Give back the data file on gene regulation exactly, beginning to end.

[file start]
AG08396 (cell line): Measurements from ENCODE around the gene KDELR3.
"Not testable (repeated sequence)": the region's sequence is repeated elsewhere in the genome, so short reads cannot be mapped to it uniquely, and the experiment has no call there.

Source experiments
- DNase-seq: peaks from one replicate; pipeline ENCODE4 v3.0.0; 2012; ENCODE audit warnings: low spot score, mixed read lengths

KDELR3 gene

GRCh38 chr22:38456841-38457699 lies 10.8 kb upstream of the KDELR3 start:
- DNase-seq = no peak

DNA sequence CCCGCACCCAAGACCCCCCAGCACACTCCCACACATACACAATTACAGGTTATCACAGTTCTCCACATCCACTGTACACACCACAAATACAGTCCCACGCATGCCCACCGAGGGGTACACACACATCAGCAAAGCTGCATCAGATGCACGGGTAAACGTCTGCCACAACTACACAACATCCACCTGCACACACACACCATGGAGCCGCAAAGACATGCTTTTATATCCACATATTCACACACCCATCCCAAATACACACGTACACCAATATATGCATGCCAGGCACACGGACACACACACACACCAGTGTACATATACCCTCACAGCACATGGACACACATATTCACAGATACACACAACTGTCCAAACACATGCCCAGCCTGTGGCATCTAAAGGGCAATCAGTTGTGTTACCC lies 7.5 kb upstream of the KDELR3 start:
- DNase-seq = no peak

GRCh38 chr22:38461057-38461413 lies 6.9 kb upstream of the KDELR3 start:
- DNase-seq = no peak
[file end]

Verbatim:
AG08396 (cell line): Measurements from ENCODE around the gene KDELR3.
"Not testable (repeated sequence)": the region's sequence is repeated elsewhere in the genome, so short reads cannot be mapped to it uniquely, and the experiment has no call there.

Source experiments
- DNase-seq: peaks from one replicate; pipeline ENCODE4 v3.0.0; 2012; ENCODE audit warnings: low spot score, mixed read lengths

KDELR3 gene

GRCh38 chr22:38456841-38457699 lies 10.8 kb upstream of the KDELR3 start:
- DNase-seq = no peak

DNA sequence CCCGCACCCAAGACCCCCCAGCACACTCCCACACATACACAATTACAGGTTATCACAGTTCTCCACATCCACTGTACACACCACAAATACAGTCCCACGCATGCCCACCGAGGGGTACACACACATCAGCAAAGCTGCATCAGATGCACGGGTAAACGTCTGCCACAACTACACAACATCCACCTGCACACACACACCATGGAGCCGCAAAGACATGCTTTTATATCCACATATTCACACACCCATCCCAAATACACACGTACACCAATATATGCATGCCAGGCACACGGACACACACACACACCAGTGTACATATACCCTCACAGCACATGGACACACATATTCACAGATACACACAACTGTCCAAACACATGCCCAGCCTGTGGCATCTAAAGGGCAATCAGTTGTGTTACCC lies 7.5 kb upstream of the KDELR3 start:
- DNase-seq = no peak

GRCh38 chr22:38461057-38461413 lies 6.9 kb upstream of the KDELR3 start:
- DNase-seq = no peak